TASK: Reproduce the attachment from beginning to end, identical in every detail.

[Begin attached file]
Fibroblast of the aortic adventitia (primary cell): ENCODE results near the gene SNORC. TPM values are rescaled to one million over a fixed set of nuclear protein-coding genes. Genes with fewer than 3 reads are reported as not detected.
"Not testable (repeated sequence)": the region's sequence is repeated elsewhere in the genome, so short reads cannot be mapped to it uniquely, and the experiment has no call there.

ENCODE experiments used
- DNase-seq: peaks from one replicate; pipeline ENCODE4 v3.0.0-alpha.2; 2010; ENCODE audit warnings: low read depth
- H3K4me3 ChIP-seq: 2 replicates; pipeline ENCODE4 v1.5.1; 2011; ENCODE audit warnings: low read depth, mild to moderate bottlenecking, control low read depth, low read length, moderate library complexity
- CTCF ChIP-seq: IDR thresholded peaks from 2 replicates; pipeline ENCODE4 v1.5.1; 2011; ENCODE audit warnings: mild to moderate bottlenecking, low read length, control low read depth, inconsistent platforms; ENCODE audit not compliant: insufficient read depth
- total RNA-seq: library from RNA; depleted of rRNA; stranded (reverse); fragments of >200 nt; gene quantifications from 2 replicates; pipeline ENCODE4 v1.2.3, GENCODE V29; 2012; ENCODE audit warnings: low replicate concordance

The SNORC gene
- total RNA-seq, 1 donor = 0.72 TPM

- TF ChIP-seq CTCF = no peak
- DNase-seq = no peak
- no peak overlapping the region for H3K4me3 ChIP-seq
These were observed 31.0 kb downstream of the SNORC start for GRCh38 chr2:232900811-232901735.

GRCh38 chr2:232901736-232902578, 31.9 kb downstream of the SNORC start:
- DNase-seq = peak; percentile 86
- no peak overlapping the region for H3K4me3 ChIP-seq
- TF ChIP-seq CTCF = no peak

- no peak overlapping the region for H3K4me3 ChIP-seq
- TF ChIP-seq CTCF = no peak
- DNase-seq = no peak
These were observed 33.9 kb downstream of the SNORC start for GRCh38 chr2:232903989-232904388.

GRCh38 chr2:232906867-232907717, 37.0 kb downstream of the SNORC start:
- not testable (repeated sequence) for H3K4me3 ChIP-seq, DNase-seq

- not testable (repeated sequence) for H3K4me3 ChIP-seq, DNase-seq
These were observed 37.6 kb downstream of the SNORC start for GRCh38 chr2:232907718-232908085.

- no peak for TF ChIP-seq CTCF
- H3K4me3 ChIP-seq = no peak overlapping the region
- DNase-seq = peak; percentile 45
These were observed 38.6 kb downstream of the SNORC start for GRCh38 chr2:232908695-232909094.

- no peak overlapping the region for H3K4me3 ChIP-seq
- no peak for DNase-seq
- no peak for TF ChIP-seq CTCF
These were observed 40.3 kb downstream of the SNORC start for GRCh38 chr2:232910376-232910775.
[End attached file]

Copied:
Fibroblast of the aortic adventitia (primary cell): ENCODE results near the gene SNORC. TPM values are rescaled to one million over a fixed set of nuclear protein-coding genes. Genes with fewer than 3 reads are reported as not detected.
"Not testable (repeated sequence)": the region's sequence is repeated elsewhere in the genome, so short reads cannot be mapped to it uniquely, and the experiment has no call there.

ENCODE experiments used
- DNase-seq: peaks from one replicate; pipeline ENCODE4 v3.0.0-alpha.2; 2010; ENCODE audit warnings: low read depth
- H3K4me3 ChIP-seq: 2 replicates; pipeline ENCODE4 v1.5.1; 2011; ENCODE audit warnings: low read depth, mild to moderate bottlenecking, control low read depth, low read length, moderate library complexity
- CTCF ChIP-seq: IDR thresholded peaks from 2 replicates; pipeline ENCODE4 v1.5.1; 2011; ENCODE audit warnings: mild to moderate bottlenecking, low read length, control low read depth, inconsistent platforms; ENCODE audit not compliant: insufficient read depth
- total RNA-seq: library from RNA; depleted of rRNA; stranded (reverse); fragments of >200 nt; gene quantifications from 2 replicates; pipeline ENCODE4 v1.2.3, GENCODE V29; 2012; ENCODE audit warnings: low replicate concordance

The SNORC gene
- total RNA-seq, 1 donor = 0.72 TPM

- TF ChIP-seq CTCF = no peak
- DNase-seq = no peak
- no peak overlapping the region for H3K4me3 ChIP-seq
These were observed 31.0 kb downstream of the SNORC start for GRCh38 chr2:232900811-232901735.

GRCh38 chr2:232901736-232902578, 31.9 kb downstream of the SNORC start:
- DNase-seq = peak; percentile 86
- no peak overlapping the region for H3K4me3 ChIP-seq
- TF ChIP-seq CTCF = no peak

- no peak overlapping the region for H3K4me3 ChIP-seq
- TF ChIP-seq CTCF = no peak
- DNase-seq = no peak
These were observed 33.9 kb downstream of the SNORC start for GRCh38 chr2:232903989-232904388.

GRCh38 chr2:232906867-232907717, 37.0 kb downstream of the SNORC start:
- not testable (repeated sequence) for H3K4me3 ChIP-seq, DNase-seq

- not testable (repeated sequence) for H3K4me3 ChIP-seq, DNase-seq
These were observed 37.6 kb downstream of the SNORC start for GRCh38 chr2:232907718-232908085.

- no peak for TF ChIP-seq CTCF
- H3K4me3 ChIP-seq = no peak overlapping the region
- DNase-seq = peak; percentile 45
These were observed 38.6 kb downstream of the SNORC start for GRCh38 chr2:232908695-232909094.

- no peak overlapping the region for H3K4me3 ChIP-seq
- no peak for DNase-seq
- no peak for TF ChIP-seq CTCF
These were observed 40.3 kb downstream of the SNORC start for GRCh38 chr2:232910376-232910775.